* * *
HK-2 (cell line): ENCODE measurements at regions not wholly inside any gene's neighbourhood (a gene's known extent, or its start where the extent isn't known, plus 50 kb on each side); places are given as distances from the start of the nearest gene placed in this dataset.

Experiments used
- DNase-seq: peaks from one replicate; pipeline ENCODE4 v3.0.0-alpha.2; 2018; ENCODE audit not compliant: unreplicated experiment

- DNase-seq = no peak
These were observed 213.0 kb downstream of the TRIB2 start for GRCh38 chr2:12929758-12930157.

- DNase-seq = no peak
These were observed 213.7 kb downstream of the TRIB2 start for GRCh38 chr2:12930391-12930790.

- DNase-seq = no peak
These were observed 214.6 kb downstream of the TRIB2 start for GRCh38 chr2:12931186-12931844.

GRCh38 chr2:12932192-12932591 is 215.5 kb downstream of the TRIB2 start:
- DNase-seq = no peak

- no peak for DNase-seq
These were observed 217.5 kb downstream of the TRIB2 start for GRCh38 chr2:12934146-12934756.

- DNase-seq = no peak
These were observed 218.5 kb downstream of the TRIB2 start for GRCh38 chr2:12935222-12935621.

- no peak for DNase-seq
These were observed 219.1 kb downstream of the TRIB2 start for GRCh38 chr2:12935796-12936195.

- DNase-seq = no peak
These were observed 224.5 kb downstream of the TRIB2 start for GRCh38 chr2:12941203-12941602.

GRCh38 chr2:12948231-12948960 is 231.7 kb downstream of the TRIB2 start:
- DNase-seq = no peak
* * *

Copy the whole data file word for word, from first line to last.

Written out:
HK-2 (cell line): ENCODE measurements at regions not wholly inside any gene's neighbourhood (a gene's known extent, or its start where the extent isn't known, plus 50 kb on each side); places are given as distances from the start of the nearest gene placed in this dataset.

Experiments used
- DNase-seq: peaks from one replicate; pipeline ENCODE4 v3.0.0-alpha.2; 2018; ENCODE audit not compliant: unreplicated experiment

- DNase-seq = no peak
These were observed 213.0 kb downstream of the TRIB2 start for GRCh38 chr2:12929758-12930157.

- DNase-seq = no peak
These were observed 213.7 kb downstream of the TRIB2 start for GRCh38 chr2:12930391-12930790.

- DNase-seq = no peak
These were observed 214.6 kb downstream of the TRIB2 start for GRCh38 chr2:12931186-12931844.

GRCh38 chr2:12932192-12932591 is 215.5 kb downstream of the TRIB2 start:
- DNase-seq = no peak

- no peak for DNase-seq
These were observed 217.5 kb downstream of the TRIB2 start for GRCh38 chr2:12934146-12934756.

- DNase-seq = no peak
These were observed 218.5 kb downstream of the TRIB2 start for GRCh38 chr2:12935222-12935621.

- no peak for DNase-seq
These were observed 219.1 kb downstream of the TRIB2 start for GRCh38 chr2:12935796-12936195.

- DNase-seq = no peak
These were observed 224.5 kb downstream of the TRIB2 start for GRCh38 chr2:12941203-12941602.

GRCh38 chr2:12948231-12948960 is 231.7 kb downstream of the TRIB2 start:
- DNase-seq = no peak